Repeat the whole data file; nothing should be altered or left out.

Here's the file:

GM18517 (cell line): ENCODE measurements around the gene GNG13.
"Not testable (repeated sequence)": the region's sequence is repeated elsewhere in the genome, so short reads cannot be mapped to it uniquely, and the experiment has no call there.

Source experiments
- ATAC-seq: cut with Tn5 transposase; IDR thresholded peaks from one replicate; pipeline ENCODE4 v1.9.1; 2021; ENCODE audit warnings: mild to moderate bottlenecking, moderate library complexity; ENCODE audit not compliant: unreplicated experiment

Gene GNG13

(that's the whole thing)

GM18517 (cell line): ENCODE measurements around the gene GNG13.
"Not testable (repeated sequence)": the region's sequence is repeated elsewhere in the genome, so short reads cannot be mapped to it uniquely, and the experiment has no call there.

Source experiments
- ATAC-seq: cut with Tn5 transposase; IDR thresholded peaks from one replicate; pipeline ENCODE4 v1.9.1; 2021; ENCODE audit warnings: mild to moderate bottlenecking, moderate library complexity; ENCODE audit not compliant: unreplicated experiment

Gene GNG13